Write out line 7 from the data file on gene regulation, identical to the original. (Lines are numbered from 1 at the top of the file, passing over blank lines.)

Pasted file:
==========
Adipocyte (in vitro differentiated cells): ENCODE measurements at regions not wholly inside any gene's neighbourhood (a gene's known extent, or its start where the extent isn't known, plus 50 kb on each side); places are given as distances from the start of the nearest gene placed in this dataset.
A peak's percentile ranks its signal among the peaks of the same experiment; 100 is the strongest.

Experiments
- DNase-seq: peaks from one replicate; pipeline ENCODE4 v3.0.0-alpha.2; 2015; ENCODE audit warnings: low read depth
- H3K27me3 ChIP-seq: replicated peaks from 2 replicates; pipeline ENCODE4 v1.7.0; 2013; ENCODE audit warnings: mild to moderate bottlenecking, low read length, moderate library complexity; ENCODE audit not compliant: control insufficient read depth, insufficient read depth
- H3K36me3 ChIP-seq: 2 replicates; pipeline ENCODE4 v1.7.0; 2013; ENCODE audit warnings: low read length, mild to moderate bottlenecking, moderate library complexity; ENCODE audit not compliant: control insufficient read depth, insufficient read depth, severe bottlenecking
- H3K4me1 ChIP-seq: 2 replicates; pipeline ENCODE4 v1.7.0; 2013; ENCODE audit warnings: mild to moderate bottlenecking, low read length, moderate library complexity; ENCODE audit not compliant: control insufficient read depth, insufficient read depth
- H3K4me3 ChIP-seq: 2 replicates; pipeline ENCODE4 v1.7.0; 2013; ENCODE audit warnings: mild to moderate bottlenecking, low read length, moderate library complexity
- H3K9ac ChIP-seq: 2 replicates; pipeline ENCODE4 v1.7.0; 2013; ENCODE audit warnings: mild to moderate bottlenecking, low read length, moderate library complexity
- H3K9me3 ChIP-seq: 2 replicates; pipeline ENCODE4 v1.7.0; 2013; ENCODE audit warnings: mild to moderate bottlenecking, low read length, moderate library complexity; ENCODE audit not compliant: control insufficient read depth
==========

- H3K4me1 ChIP-seq: 2 replicates; pipeline ENCODE4 v1.7.0; 2013; ENCODE audit warnings: mild to moderate bottlenecking, low read length, moderate library complexity; ENCODE audit not compliant: control insufficient read depth, insufficient read depth